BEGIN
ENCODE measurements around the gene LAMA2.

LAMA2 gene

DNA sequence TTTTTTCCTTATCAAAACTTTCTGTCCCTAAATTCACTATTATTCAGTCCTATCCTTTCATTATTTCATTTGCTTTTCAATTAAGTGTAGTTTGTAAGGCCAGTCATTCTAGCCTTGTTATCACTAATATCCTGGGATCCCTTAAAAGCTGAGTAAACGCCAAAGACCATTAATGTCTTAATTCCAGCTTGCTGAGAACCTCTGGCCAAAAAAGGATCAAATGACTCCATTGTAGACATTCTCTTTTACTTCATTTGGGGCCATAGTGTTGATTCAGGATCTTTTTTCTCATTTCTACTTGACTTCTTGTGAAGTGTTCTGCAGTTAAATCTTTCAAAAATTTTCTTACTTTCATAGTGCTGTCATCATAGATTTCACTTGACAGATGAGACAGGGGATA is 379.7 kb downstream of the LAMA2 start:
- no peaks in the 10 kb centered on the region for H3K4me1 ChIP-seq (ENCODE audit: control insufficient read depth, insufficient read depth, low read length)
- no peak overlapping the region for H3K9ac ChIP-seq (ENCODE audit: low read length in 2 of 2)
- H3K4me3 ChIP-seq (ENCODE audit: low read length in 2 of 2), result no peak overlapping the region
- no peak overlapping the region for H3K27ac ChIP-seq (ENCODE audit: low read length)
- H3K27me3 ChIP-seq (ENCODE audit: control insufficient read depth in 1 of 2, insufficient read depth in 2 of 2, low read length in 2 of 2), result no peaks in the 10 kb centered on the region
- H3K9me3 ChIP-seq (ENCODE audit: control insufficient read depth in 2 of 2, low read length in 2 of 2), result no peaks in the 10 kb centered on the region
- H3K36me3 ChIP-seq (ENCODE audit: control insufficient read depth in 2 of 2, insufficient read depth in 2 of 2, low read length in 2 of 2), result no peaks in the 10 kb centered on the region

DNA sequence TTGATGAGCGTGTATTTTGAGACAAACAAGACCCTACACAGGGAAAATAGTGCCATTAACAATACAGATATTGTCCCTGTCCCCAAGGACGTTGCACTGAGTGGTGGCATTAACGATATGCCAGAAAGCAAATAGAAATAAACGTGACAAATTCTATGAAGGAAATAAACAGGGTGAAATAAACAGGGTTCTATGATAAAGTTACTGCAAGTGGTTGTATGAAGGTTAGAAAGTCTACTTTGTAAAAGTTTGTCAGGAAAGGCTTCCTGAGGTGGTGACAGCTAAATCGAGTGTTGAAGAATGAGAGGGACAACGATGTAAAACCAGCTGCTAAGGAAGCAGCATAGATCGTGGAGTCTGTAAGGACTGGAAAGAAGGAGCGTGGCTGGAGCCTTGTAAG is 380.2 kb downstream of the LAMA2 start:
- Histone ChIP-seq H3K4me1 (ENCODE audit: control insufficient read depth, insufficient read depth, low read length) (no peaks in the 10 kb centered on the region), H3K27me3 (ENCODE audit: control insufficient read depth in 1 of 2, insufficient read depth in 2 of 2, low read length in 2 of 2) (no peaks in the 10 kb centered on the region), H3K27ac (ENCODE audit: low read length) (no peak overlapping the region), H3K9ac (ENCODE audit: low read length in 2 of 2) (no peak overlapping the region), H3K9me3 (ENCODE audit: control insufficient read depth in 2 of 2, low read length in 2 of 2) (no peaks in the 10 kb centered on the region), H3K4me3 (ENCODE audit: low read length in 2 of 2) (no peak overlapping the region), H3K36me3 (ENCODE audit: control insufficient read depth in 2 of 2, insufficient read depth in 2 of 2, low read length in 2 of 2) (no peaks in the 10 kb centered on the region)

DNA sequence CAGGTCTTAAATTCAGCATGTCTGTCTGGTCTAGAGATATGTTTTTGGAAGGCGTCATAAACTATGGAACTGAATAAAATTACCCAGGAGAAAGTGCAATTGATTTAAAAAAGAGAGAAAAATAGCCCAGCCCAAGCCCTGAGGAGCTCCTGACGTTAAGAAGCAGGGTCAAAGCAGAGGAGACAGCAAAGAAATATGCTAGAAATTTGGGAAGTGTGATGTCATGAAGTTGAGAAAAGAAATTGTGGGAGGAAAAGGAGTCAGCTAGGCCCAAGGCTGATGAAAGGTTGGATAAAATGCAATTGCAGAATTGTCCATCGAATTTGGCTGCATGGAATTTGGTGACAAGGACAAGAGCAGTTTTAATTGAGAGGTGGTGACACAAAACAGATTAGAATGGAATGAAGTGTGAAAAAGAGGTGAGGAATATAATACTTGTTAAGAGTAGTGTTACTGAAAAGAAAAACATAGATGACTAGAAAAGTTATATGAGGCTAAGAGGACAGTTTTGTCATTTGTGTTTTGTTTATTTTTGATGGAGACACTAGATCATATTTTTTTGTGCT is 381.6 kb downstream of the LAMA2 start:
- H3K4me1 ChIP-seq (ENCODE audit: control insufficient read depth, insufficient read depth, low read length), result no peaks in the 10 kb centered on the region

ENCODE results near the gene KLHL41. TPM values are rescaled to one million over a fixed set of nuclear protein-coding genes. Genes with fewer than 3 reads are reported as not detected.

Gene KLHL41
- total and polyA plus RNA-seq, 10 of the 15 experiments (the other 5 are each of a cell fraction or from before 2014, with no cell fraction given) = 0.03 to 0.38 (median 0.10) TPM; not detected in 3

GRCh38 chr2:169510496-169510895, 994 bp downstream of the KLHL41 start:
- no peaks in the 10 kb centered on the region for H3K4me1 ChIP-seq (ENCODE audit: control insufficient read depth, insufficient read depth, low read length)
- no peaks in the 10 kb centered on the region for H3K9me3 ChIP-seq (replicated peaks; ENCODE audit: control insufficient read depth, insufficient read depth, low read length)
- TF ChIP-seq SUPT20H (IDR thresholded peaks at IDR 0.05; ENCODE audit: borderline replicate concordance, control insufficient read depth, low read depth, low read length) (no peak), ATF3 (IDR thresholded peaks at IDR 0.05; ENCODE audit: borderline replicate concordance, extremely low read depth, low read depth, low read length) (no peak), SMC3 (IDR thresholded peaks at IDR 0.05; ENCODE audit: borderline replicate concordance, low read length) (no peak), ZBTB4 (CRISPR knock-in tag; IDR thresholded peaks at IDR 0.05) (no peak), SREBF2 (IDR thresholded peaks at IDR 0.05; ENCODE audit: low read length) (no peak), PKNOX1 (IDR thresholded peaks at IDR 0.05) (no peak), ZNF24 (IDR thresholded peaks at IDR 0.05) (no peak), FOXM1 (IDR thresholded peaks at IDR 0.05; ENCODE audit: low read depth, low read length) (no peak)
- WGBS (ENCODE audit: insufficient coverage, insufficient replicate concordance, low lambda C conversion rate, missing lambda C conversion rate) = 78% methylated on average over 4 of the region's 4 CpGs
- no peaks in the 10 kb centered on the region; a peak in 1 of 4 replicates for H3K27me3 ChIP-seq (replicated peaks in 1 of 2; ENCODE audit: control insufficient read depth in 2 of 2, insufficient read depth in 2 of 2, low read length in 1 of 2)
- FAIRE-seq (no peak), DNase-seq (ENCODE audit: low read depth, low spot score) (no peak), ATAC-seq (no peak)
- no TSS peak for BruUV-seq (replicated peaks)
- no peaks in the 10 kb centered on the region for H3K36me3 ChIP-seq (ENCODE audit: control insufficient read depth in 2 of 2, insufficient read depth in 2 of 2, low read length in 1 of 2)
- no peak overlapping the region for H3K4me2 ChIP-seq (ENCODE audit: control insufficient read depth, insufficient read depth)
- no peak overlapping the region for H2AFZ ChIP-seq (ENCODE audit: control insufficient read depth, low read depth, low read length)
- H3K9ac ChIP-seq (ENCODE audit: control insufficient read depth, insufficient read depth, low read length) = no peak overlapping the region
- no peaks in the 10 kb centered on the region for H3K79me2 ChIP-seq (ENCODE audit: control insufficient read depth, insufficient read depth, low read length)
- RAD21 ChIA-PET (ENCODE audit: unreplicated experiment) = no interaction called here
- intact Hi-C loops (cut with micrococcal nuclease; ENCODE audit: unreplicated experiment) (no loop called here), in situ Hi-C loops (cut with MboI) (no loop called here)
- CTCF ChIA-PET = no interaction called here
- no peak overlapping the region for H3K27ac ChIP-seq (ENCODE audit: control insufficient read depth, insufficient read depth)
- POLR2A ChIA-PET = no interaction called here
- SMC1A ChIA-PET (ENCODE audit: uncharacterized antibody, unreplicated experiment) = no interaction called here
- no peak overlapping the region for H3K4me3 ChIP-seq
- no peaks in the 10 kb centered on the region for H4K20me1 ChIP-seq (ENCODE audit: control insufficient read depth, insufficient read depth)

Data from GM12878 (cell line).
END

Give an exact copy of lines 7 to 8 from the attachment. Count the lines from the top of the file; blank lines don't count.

- no peak overlapping the region for H3K27ac ChIP-seq (ENCODE audit: low read length)
- H3K27me3 ChIP-seq (ENCODE audit: control insufficient read depth in 1 of 2, insufficient read depth in 2 of 2, low read length in 2 of 2), result no peaks in the 10 kb centered on the region